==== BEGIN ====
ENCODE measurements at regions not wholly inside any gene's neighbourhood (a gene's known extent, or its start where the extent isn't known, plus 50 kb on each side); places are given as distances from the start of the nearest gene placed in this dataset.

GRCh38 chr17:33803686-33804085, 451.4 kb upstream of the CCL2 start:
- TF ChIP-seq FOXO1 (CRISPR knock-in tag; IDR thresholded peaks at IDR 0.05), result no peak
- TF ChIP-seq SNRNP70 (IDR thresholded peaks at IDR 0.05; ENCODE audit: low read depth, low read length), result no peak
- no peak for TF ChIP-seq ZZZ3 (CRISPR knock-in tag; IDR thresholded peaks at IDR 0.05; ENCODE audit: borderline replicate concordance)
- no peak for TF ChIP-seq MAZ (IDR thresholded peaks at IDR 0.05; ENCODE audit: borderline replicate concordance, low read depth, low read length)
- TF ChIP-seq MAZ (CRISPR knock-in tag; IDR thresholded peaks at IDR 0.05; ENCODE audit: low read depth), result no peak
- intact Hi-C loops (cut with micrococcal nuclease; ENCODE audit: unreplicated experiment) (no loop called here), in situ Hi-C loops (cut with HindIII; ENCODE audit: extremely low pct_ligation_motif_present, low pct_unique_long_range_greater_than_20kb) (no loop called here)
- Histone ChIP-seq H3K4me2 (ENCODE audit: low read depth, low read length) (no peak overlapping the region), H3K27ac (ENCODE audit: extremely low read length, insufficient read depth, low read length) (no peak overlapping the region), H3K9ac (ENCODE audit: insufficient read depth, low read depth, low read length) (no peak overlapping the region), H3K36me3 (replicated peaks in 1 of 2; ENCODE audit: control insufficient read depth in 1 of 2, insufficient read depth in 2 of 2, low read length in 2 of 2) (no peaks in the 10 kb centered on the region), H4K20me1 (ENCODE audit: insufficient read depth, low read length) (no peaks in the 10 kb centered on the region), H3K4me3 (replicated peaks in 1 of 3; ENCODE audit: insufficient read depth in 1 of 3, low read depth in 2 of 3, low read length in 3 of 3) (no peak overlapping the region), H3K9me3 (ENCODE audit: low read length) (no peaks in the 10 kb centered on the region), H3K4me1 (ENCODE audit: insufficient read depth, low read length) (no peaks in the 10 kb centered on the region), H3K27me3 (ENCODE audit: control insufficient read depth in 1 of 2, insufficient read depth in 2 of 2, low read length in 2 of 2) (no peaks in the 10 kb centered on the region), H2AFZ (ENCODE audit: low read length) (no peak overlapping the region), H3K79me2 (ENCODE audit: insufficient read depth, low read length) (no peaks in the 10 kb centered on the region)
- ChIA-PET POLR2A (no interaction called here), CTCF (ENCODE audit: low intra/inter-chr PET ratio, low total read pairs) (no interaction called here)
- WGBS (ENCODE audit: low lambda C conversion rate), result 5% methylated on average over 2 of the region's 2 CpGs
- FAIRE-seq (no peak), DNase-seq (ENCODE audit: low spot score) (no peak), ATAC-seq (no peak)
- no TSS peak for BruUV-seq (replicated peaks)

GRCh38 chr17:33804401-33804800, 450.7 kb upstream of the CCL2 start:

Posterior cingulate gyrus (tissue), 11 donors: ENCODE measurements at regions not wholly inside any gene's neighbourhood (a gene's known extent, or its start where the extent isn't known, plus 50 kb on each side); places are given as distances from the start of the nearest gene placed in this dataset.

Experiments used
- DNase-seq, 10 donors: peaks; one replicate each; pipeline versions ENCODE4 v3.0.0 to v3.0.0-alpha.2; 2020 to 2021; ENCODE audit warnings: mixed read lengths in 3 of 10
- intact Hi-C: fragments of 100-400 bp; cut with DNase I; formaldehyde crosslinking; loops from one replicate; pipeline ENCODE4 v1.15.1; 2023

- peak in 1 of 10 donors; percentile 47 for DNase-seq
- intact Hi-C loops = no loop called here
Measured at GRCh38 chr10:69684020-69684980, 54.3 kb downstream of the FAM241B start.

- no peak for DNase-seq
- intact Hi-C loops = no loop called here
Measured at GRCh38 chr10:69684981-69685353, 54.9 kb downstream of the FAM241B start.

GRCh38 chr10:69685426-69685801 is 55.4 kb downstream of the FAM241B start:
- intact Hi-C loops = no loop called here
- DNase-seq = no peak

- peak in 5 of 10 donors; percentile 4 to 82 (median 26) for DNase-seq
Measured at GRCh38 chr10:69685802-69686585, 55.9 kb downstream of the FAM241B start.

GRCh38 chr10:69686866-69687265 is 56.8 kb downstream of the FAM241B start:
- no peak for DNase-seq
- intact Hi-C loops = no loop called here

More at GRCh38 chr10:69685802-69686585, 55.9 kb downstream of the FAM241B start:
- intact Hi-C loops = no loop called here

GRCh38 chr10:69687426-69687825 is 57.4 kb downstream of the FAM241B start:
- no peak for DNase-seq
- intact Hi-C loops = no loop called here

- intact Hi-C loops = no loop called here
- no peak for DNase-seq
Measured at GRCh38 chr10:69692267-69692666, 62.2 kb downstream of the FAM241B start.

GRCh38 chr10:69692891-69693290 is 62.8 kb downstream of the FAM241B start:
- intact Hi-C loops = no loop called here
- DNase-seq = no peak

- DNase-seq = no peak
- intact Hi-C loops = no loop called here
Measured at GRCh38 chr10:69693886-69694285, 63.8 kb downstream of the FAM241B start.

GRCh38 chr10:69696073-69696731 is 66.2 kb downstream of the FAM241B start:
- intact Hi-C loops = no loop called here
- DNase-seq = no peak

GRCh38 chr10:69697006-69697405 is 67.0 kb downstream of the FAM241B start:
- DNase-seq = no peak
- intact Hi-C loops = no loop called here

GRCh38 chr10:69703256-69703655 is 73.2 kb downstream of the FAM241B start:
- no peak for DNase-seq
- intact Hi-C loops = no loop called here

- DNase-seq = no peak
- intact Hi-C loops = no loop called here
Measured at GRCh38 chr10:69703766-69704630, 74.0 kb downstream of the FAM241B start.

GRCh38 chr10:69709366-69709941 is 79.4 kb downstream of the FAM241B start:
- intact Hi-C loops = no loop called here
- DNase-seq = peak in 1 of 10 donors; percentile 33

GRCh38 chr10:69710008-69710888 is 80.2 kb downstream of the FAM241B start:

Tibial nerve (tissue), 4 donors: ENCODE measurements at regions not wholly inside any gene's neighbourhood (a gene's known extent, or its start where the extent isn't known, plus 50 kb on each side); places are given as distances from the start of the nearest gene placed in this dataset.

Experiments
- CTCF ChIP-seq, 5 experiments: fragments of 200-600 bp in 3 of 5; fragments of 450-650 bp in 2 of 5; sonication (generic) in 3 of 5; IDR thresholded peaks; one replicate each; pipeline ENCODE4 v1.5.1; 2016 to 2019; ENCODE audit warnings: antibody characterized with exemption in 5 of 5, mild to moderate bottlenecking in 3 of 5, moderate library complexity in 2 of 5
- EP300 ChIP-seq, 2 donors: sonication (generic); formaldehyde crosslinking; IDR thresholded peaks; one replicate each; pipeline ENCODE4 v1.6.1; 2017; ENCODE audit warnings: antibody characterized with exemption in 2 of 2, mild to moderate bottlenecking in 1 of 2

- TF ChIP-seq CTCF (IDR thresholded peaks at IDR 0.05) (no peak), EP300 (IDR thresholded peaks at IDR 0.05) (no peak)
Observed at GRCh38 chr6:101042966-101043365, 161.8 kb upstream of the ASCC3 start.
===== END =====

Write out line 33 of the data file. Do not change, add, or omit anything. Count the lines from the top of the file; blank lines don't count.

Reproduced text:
More at GRCh38 chr10:69685802-69686585, 55.9 kb downstream of the FAM241B start: